Noubar Afeyan: You need to accept the mission, even if it seems impossible -


Noubar Afeyan: You need to accept the mission, even if it seems impossible


Photo: Gretchen Ertl

Photo: Jake Belcher

Entrepreneur and philanthropist, Co-Founder and Chairman of the Board of Directors of Moderna company, Co-Founder of the Aurora humanitarian initiative Noubar Afeyan delivered a keynote speech at the Commencement ceremony of the Massachusetts Institute of Technology (MIT).


Below are excerpts from the speech.


Mission Impossible


I spent my childhood in Beirut, Lebanon. Three generations of my proud Armenian family shared an apartment on the ninth floor of our building. The window in the bedroom I shared with my great aunt, looked out over the red tiled roofs of Roman, Ottoman, and Byzantine buildings and beyond to the Mediterranean Sea.


When Civil War erupted in 1975, and the government imposed strict curfews, the state broadcaster often shifted from airing three hours of TV a day to offering around-the-clock programming of mostly American television shows, a diversion for my brothers and me when we were forced to stay inside. One show in particular had me captivated. Just hearing the theme song would set my heart racing. Perhaps you know it too - Mission Impossible. Even if you never saw the TV show, you likely know the movies with Tom Cruise as agent Ethan Hunt.


The encoded self-destructing message to the agents always began the same way. Your mission, should you choose to accept it - no matter how long the odds or how great the risk, the agents always took the assignments. In the 50 years since, I have been consistently drawn to impossible missions. And today I hope to convince each and every one of you that you should be too.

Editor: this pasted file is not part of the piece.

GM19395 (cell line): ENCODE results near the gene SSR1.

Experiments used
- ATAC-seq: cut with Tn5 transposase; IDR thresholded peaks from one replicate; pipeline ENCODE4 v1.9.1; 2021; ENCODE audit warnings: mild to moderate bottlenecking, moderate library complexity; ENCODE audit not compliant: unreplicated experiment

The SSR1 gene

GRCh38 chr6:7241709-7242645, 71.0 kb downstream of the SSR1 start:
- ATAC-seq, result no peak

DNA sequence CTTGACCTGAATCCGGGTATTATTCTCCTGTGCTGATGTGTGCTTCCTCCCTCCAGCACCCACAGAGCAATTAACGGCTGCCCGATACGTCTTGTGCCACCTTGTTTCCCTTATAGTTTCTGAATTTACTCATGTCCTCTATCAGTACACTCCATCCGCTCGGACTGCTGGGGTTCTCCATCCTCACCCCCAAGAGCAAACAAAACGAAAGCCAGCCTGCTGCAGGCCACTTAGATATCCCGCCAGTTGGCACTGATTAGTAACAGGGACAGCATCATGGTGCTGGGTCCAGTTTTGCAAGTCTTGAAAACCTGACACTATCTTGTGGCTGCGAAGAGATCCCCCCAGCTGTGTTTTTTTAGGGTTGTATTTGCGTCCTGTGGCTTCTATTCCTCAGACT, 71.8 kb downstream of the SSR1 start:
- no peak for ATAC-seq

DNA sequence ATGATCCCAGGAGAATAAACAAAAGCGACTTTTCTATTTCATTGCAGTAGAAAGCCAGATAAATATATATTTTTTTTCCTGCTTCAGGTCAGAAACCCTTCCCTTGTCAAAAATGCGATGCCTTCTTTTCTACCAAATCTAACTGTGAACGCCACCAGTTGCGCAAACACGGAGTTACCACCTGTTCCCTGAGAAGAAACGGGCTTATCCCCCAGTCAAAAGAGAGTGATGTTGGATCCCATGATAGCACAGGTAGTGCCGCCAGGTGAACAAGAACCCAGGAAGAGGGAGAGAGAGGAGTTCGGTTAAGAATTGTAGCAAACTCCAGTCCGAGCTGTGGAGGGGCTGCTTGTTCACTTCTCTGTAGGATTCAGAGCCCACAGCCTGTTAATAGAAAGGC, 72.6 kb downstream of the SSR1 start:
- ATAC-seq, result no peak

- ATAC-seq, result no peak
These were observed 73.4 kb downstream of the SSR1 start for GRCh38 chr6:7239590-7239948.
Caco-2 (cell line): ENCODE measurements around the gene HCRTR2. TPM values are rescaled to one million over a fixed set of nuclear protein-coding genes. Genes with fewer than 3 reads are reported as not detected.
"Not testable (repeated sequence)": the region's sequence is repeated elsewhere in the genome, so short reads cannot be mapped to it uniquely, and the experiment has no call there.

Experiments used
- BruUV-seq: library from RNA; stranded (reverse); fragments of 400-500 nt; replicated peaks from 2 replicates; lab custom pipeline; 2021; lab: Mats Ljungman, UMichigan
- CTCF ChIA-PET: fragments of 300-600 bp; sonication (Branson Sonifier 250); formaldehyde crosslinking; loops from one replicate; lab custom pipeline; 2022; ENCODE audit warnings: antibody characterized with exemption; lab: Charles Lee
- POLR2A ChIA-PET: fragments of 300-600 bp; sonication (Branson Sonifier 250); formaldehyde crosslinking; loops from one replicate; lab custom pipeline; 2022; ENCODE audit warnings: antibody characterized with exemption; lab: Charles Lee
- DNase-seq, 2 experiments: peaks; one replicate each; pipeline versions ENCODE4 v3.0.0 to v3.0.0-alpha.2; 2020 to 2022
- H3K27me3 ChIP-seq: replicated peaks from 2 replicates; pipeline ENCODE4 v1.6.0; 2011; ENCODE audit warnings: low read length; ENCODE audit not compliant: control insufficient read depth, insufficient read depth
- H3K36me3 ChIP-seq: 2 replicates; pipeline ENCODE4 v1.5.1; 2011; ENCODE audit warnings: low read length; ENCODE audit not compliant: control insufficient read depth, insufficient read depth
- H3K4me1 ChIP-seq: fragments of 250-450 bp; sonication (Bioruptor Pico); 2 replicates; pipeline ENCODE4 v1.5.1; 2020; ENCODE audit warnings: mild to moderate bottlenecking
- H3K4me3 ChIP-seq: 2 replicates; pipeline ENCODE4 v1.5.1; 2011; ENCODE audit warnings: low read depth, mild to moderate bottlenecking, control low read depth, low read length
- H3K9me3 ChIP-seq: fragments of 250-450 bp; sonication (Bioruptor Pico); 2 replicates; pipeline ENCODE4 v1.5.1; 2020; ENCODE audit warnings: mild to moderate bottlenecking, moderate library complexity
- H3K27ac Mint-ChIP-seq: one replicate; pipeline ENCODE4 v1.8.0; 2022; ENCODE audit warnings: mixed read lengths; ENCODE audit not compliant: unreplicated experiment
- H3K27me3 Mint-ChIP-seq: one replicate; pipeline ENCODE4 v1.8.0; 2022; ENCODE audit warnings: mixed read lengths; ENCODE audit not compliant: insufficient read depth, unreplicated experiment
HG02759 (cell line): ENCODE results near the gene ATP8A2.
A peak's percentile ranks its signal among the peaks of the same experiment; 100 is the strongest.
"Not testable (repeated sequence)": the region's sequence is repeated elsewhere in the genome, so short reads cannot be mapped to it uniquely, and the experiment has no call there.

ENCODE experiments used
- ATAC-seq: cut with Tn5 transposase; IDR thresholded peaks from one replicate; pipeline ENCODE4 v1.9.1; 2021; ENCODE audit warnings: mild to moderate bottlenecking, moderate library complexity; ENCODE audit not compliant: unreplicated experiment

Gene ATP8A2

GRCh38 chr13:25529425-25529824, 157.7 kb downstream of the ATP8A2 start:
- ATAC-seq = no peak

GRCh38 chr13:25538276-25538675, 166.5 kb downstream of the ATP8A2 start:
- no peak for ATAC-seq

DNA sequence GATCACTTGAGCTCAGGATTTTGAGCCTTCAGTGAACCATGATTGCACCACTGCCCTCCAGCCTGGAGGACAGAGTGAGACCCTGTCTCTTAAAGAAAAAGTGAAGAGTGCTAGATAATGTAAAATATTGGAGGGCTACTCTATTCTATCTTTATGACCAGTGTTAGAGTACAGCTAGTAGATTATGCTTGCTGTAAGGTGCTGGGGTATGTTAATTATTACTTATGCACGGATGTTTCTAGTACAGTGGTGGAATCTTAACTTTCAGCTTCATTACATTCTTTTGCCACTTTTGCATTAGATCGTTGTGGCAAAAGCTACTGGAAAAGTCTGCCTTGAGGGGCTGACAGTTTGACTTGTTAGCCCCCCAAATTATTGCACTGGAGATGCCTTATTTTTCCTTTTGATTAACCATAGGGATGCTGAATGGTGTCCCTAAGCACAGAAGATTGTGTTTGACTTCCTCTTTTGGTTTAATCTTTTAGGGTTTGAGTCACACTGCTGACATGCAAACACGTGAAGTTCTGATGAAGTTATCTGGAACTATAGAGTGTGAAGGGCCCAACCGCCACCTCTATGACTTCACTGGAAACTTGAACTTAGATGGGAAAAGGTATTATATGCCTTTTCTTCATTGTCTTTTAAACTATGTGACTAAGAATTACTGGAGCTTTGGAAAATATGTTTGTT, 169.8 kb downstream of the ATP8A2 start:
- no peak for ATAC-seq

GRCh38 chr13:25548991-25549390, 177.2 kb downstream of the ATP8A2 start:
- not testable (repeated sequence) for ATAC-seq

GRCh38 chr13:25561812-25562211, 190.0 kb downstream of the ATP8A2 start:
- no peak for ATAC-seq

Moderna’s vaccine saved over 2 million lives


My colleagues and I at Moderna had received a mission that seemed impossible. Develop a safe and effective vaccine that could save lives, restart the economy, and do so in less than a year. And while you’re at it, get a billion doses manufactured, distribute them around the world, and get them into the arms of people. It was clear that if we accepted this challenge, it would take everything we had. We would have to slow 20 ongoing drug development projects and focus on solving COVID. We embraced this mission. And I’m so proud that my colleague and friend, Professor Langer, is here. He was a main driver of this as well.



Just 48 hours after Moderna obtained the sequence for the SARS-COV-2 S protein, we deployed our mRNA technology to produce a potent vaccine. Less than two months later, we enrolled the first patient in a clinical trial. And on November 16th, the vaccine was determined to be 94.5% effective against COVID-19. By some estimates, Moderna’s vaccine saved over 2 million lives during the pandemic.


Your mission is nothing less than to salvage what seems lost


At a time when the world is beset by crises, your mission is nothing less than to salvage what seems lost, reverse what seems inevitable, and save the planet. And just like the agents in the movies, you need to accept the mission, even if it seems impossible.

Photo: Gretchen Ertl

I know the odds don’t appear to be in your favor. But this age of poly crisis is also a moment of poly opportunity fueled by artificial intelligence, machine learning, quantum computing, and other modern technologies that are changing the world faster than people believe is possible.


Now, you are uniquely equipped to turn science fiction into science reality. With the right mindsets, mission impossible can become mission improbable as you overcome obstacles and seemingly long odds by imagining and innovating your way to novel solutions.